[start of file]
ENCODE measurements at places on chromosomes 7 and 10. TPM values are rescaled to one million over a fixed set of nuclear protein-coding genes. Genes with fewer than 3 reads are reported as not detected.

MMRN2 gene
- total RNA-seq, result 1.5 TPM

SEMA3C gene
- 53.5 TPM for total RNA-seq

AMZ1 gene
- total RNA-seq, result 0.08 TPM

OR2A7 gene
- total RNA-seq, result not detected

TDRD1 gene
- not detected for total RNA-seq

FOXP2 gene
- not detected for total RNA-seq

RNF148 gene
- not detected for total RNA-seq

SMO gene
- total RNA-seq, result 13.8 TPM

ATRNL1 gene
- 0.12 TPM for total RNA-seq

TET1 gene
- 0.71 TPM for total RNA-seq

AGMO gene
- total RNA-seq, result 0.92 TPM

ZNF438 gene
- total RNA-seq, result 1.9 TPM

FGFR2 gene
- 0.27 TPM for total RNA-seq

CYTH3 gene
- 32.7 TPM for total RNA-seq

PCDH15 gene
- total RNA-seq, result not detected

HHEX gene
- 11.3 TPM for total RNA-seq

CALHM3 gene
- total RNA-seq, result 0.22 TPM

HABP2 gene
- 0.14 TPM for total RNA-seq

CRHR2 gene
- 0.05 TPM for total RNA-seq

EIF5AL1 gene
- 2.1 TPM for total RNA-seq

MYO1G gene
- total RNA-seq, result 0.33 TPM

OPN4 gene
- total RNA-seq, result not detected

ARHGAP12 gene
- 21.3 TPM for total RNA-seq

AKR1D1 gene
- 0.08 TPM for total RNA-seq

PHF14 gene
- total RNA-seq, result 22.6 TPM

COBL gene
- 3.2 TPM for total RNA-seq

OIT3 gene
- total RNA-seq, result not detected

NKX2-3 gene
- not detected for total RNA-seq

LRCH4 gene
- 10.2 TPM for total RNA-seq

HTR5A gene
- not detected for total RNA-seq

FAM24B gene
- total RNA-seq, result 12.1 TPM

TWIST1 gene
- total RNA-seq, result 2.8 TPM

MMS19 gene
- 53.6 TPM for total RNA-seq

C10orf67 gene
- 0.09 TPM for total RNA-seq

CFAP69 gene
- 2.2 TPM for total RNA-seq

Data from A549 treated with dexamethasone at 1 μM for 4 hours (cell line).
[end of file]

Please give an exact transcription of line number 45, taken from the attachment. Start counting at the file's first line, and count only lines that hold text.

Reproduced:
- total RNA-seq, result not detected